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76 matches found for green spring trout farms in Extension Publications

Results 11 - 20 of 76

  1. 65% Nutrient management: Friend or Foe [pdf]Get Acrobat Reader
    Source: Penn State - Dairy and Animal Science Publications

    "There is the possibility to improve the whole farm nutrient balance and the public's perception of farming."

  2. 64% Pennsylvania Farm-A-Syst: Program Brochure [pdf]Get Acrobat Reader
    Source: Department of Crop and Soil Sciences Publications

    "The Pennsylvania Farm Evaluation Program (Pennsylvania Farm?A?Syst) is a voluntary farm evaluation that can be used to confirm that a farm is being managed in an environmentally sensitive way. Pennsylvania Farm?A?Syst also promotes an awareness of existing site conditions or management practices that threaten the quality of groundwater and surface water."

  3. 63% Begin Planning For Spring Labor Needs [pdf]Get Acrobat Reader
    Source: Penn State - Dairy and Animal Science Publications

    "Dairy farm businesses that produce their own crops need to recognize that their labor and managment requirements increase dramatically during planting and harvest times. "

  4. 58% The Grass Keeps Getting Greener: 75 Years of Turfgrass Research and Education at Penn State [pdf]Get Acrobat Reader
    Source: Department of Crop and Soil Sciences Publications

    "A history of Turfgrass Science at The Pennsylvania State University. The turfgrass program at Penn State began in 1929 with a push from outside the institution. Joseph Valentine and several fellow superintendents from Philadelphia area golf courses traveled to The Pennsylvania State College and made a request directly to the president for the initiation of a turfgrass research and educational program. They stated that they wanted to have their needs addressed the same way farmers were being served through the agricultural programs in place at that time. The president immediately agreed to their request. Within a few days, Burt Musser, a young red clover breeder in the Department of Agronomy, was assigned the responsibility for initiating such a program. In time, this half-time assignment involving a single individual expanded to become one of the largest and most prestigious turfgrass programs in the United States. Today, nine faculty members from the Departments of Crop and Soil Sciences (formerly Agronomy), Plant Pathology, and Entomology, as well as a large number of support staff and graduate assistants, are involved in turfgrass research and education at Penn State."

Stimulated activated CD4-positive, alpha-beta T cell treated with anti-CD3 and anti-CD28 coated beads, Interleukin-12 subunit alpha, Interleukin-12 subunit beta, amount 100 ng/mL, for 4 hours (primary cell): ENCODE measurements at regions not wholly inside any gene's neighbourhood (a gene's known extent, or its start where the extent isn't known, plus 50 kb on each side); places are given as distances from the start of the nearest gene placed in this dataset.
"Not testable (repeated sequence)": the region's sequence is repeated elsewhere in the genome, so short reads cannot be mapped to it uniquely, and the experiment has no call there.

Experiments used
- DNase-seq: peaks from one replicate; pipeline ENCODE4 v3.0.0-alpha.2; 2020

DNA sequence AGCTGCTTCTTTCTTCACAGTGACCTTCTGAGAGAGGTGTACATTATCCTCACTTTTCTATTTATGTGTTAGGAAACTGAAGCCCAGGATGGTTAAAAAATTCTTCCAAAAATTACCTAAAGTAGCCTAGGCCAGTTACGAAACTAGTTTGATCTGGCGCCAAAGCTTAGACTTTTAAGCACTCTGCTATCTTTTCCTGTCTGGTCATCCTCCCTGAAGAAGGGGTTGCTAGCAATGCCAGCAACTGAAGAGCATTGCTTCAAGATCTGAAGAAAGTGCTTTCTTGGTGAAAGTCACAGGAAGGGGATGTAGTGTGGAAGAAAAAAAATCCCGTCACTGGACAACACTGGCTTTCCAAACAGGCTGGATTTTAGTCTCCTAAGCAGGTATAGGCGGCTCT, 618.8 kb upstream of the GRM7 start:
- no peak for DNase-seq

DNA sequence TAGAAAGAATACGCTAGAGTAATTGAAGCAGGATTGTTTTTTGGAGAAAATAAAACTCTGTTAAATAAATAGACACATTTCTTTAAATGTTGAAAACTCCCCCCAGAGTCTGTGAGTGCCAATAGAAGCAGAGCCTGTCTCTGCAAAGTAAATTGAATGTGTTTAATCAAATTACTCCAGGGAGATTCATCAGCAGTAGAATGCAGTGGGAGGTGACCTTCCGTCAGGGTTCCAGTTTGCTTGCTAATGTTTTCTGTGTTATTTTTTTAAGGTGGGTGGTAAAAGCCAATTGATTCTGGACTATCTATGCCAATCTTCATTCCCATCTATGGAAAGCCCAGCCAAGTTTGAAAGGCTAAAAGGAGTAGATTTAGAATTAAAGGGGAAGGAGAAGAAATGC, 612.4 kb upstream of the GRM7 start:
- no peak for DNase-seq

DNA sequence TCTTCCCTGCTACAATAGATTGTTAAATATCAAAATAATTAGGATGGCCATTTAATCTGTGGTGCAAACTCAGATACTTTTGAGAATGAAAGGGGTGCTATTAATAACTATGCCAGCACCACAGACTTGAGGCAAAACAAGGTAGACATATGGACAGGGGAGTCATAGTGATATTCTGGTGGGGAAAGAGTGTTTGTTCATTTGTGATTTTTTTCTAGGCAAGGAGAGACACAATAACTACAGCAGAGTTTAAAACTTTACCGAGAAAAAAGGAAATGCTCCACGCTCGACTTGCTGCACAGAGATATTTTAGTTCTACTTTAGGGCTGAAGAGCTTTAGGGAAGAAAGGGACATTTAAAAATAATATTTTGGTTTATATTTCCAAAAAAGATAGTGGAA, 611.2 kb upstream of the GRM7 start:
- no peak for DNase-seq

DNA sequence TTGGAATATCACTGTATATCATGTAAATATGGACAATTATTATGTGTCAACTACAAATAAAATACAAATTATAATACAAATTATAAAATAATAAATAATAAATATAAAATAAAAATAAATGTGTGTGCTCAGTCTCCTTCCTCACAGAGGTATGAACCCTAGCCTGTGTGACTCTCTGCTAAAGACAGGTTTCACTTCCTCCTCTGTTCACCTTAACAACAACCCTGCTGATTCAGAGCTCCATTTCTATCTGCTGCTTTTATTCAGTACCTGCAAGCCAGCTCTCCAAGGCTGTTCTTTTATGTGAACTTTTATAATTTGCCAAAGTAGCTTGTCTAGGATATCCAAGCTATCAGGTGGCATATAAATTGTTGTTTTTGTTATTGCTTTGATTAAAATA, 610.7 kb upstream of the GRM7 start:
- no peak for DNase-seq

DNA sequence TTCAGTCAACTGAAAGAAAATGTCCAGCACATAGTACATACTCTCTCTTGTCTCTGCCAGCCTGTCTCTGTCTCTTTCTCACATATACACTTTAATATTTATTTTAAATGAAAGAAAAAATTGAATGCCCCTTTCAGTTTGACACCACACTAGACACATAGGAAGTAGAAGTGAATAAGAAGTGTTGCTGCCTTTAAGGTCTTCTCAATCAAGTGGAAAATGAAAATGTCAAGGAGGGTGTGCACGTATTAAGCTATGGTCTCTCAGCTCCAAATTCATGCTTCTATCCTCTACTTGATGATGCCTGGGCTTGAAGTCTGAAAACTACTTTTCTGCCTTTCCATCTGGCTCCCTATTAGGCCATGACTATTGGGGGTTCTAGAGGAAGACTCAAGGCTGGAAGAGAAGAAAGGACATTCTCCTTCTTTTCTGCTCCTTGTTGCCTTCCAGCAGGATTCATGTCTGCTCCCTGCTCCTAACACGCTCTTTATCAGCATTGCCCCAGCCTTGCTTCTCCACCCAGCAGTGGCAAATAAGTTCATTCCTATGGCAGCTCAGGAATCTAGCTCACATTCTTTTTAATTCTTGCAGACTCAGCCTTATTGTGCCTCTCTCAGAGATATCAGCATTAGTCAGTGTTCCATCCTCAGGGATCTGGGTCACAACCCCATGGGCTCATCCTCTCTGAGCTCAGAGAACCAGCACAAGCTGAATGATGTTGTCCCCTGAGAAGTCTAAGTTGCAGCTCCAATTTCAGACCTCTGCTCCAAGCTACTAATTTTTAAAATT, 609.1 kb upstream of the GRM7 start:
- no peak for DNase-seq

5. 58% 1993-1997 Bentgrass Greens Reports [pdf]Get Acrobat Reader
    Source: Department of Crop and Soil Sciences Publications

  6. 58% Performance of Bentgrass Cultivars and Selections under Putting Green Conditions (1998-2002) [pdf]Get Acrobat Reader
    Source: Department of Crop and Soil Sciences Publications

    "Tests of commercially available turfgrass cultivars and experimental selections are conducted annually in University Park, PA to provide turfgrass managers, seed industry representatives, county extension agents, and other interested persons with information about turfgrass characteristics and performance. In September 1998, twenty-nine bentgrass cultivars and selections were established at the Joseph Valentine Turfgrass Research Center in University Park, PA. Entries were supplied by the National Turfgrass Evaluation Program (NTEP). The following is a report on the performance of these entries from 1998 through 2002."